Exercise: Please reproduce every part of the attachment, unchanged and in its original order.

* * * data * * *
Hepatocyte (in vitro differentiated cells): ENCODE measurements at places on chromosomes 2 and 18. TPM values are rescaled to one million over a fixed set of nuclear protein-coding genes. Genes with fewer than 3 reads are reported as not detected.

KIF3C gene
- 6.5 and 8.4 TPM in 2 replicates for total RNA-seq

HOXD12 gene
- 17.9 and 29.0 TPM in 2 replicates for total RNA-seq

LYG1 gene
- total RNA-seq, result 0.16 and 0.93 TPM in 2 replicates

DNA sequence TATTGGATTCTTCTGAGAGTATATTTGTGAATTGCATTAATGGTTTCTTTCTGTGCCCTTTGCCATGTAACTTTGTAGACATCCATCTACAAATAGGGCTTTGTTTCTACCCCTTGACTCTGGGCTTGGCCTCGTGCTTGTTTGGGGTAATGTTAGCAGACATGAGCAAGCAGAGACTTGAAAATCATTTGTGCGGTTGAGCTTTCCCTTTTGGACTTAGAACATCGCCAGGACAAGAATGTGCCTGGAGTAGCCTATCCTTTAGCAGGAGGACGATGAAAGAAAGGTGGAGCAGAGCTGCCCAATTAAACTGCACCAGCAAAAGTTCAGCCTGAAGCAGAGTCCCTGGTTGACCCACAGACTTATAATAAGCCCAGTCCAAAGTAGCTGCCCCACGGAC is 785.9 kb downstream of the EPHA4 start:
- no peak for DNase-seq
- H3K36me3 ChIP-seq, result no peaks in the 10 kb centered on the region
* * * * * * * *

Hepatocyte (in vitro differentiated cells): ENCODE measurements at places on chromosomes 2 and 18. TPM values are rescaled to one million over a fixed set of nuclear protein-coding genes. Genes with fewer than 3 reads are reported as not detected.

KIF3C gene
- 6.5 and 8.4 TPM in 2 replicates for total RNA-seq

HOXD12 gene
- 17.9 and 29.0 TPM in 2 replicates for total RNA-seq

LYG1 gene
- total RNA-seq, result 0.16 and 0.93 TPM in 2 replicates

DNA sequence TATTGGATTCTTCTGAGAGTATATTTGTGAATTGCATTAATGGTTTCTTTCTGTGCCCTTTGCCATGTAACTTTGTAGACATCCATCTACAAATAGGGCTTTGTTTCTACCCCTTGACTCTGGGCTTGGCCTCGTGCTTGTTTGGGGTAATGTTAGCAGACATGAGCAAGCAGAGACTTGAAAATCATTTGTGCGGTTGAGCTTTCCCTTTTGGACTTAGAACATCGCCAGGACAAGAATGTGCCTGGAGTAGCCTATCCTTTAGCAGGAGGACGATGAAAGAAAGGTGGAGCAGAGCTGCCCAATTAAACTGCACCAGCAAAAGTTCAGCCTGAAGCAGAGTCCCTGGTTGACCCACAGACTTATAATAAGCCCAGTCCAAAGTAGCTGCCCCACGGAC is 785.9 kb downstream of the EPHA4 start:
- no peak for DNase-seq
- H3K36me3 ChIP-seq, result no peaks in the 10 kb centered on the region